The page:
Much of Abbie's life has been spent in hospitals being treated for her genetic disease and the physical damage wreaked upon her hands, skin and esophagus. She depends on her mother as a caregiver, who does her laundry and housework. Unable to eat regularly due to blisters in her esophagus that require multiple surgeries a year, Abbie must supplement her caloric intake through a gastrostomy tube daily.
Ferris Bueller meets Groundhog Day in the raunchy teen comedy Premature, from first-time writer/director Dan Beers. Rated R for language and sexual themes, Premature is unafraid to push the boundaries of good taste in the pursuit of laughter.
Beers has assembled a dynamic and talented cast including native Texans John Karna, Alan Tudyk and Carlson Young (look for interviews with these three next week). Karna stars as Rob Crabbe, an average teenager who wakes up on the most important day of his senior year lying in a wet spot on his bed. The events of the day, including his Georgetown college interview with Jack Roth (Tudyk) and tutoring session with sexy vixen Angela (Young), play out until he finds himself in bed with Angela, prematurely climaxes and immediately finds himself again in his bed at home, starting the day over.
Cursed to continue repeating the events of the day, Rob tries to work out a solution with the help of his best friends Stanley (Craig Roberts) and Gabrielle (Katie Findlay). Karna's charisma and naturally keen comic timing help to overlook weaker moments of dialogue where the teens sometimes don't feel like authentic teens as much as people delivering adult lines. Some lines are followed with a touch too much dead silence, as if edited to allow for insertion of a laugh track, but after such stumbles the pace always picks back up and delivers genuine laughs.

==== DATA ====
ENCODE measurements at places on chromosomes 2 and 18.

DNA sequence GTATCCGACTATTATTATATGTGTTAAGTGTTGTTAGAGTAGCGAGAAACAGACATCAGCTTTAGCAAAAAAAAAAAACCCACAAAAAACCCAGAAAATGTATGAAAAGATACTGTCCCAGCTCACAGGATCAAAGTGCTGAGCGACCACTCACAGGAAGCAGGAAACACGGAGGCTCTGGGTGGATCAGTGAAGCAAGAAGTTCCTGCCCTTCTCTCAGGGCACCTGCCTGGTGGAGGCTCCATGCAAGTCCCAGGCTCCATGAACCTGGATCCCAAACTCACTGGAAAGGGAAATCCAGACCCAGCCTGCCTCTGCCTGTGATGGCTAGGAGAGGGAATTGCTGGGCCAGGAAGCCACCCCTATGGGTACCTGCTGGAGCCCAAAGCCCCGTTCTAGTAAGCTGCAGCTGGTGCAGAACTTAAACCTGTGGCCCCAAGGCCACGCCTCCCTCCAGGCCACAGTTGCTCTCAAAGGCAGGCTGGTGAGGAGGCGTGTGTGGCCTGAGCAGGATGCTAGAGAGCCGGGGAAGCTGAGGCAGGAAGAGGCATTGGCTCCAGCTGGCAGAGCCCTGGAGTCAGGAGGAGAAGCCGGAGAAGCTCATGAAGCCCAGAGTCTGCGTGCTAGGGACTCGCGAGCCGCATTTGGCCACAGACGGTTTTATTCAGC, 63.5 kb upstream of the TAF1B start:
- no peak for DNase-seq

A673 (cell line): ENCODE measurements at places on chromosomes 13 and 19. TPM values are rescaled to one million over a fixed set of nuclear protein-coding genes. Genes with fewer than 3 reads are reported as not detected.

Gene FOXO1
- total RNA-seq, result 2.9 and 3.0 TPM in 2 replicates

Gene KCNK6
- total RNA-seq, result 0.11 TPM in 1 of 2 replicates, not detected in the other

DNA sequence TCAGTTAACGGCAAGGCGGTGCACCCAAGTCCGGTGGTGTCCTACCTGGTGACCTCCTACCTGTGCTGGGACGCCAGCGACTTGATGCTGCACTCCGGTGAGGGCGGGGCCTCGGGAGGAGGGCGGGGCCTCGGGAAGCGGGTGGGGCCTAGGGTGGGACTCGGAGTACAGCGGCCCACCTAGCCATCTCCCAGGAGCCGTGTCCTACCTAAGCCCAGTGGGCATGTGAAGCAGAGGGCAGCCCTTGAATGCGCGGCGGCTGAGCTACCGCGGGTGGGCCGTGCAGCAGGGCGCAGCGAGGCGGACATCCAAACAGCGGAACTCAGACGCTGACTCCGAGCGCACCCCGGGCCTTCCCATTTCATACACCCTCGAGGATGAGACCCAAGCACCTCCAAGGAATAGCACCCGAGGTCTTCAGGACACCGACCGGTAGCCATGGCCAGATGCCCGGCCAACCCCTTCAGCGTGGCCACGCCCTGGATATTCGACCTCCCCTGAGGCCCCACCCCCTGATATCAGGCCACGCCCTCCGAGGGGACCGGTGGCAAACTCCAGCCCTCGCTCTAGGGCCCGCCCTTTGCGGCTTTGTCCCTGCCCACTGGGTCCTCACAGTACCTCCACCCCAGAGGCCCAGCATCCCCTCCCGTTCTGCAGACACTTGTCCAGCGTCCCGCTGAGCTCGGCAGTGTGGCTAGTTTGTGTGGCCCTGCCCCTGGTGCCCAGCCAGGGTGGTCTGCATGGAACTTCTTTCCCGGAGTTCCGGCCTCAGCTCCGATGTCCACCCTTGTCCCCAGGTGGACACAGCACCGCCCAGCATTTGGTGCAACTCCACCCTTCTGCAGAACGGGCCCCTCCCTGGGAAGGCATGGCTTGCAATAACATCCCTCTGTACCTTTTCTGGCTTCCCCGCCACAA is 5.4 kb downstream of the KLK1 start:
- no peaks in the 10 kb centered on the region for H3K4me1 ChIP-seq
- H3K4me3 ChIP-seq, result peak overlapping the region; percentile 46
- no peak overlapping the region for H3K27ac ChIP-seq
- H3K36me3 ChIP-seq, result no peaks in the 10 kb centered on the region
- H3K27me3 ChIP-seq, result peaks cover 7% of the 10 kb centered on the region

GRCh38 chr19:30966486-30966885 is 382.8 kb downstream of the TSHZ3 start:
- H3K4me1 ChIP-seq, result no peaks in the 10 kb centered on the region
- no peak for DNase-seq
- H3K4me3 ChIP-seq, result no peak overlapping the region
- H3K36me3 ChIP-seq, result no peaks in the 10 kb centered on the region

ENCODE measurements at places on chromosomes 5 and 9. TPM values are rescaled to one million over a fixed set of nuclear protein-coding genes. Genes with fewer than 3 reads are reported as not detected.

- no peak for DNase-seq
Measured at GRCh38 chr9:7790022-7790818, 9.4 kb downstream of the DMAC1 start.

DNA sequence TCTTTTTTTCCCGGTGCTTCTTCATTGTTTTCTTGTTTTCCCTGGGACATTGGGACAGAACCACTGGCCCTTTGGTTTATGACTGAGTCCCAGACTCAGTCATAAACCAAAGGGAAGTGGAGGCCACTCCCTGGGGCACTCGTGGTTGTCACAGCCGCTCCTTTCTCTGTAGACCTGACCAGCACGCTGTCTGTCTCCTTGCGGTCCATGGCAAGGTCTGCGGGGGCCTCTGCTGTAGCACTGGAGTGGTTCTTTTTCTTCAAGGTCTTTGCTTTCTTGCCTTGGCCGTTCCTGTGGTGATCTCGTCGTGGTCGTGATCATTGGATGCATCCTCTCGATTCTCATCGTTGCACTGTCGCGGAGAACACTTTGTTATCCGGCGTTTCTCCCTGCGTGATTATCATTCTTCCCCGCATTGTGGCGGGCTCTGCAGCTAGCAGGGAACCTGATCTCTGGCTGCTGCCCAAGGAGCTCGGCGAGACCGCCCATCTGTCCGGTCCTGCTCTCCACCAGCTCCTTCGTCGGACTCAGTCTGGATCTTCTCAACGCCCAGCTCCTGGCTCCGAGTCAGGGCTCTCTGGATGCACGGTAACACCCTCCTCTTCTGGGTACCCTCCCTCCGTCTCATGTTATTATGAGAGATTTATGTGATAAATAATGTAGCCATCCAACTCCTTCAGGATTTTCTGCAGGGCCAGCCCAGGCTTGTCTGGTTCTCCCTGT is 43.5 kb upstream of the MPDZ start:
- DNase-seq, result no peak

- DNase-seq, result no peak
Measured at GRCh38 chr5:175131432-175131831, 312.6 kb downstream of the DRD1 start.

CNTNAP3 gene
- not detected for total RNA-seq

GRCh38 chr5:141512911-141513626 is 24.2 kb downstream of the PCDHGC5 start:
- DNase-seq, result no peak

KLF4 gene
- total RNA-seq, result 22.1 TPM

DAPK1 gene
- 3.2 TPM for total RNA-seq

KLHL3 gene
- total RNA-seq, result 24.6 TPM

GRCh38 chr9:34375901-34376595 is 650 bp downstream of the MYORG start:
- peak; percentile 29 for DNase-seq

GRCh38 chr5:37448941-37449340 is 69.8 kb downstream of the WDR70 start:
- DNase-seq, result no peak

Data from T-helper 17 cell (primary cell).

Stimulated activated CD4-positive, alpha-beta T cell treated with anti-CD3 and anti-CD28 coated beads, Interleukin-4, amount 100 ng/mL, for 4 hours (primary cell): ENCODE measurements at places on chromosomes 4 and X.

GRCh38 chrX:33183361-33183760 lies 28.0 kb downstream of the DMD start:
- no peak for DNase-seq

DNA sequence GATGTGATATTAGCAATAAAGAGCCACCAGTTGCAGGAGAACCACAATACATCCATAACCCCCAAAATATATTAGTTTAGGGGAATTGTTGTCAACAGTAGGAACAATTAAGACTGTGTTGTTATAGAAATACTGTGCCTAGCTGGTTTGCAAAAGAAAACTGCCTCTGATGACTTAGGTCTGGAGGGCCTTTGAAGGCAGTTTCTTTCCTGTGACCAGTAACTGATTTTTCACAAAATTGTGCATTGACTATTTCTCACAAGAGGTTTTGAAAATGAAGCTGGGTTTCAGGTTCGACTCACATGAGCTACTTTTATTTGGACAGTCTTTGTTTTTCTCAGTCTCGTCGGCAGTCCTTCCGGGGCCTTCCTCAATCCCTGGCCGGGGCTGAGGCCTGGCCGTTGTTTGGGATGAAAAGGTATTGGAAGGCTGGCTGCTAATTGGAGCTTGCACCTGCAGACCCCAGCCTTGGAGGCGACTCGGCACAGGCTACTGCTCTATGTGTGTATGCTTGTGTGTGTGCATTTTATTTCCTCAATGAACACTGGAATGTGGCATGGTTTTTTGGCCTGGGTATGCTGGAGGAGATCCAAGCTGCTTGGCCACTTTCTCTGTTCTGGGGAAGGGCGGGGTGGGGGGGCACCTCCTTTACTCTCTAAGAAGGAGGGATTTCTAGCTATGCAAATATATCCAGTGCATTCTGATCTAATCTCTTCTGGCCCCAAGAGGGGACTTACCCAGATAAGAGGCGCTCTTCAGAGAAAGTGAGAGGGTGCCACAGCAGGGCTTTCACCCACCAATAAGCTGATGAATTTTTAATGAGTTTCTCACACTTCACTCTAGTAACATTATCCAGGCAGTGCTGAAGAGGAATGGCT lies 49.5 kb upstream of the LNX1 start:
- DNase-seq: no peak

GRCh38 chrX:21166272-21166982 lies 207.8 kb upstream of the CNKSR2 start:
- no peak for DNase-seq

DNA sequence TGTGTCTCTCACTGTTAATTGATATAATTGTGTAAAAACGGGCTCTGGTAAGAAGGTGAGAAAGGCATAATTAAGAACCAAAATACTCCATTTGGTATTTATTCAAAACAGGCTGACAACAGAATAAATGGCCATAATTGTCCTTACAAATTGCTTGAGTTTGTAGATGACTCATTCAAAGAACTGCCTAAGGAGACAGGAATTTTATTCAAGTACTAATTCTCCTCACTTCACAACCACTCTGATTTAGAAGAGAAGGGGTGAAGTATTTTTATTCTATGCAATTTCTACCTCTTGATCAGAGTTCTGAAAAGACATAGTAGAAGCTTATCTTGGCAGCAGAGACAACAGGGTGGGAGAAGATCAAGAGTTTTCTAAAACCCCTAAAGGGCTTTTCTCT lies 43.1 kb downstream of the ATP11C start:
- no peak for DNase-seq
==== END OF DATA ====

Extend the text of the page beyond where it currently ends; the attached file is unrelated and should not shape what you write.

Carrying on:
Time-travel movies can be so difficult to execute that few filmmakers attempt them. Fewer still can claim success. Of those, I've reserved the highest praise, citing as the only time-travel movie that "gets it right" by being internally self-consistent, playing by its own rules while still being entertaining and managing to surprise the audience, for Nacho Vigolondo's Time Crimes. Until now. Many might ask about Rian Johnson's hit Looper, which is a good film, I agree, but which in the end breaks the rules.
Like Time Crimes, The Infinite Man is a micro-budget sci-fi story with a cast of only three characters. They are Dean (Josh McConville), his girlfriend Lana (Hannah Marshall), and her ex Terry (Alex Dimitriades), who is obsessed with Lana and wants her back.
In addition to being a brilliant crackerjack scientist, Dean is a control freak who can't be satisfied with anything less than perfection. On the anniversary of their first, perfect date, Dean and Lana return to the same location as he attempts to recreate it in every detail. Unfortunately, there are too many variables out of his control, including the sudden appearance of Terry, intent on regaining the love of Lana. After the date falls apart, Dean spends a year creating a time machine and thus begins a loop returning to the fateful weekend as he seeks to put things right.
The ensuing encounters with himself, with Lana, and with Terry, shot from different locations and angles, play out hilariously as the truth of the story is slowly revealed not just to the audience, but to Dean himself. Writer/director Hugh Sullivan's clever script explores the unhealthier aspects of relationships such as self-doubt, co-dependence, obsessiveness, and controlling behaviors metaphorically through the actions of his characters.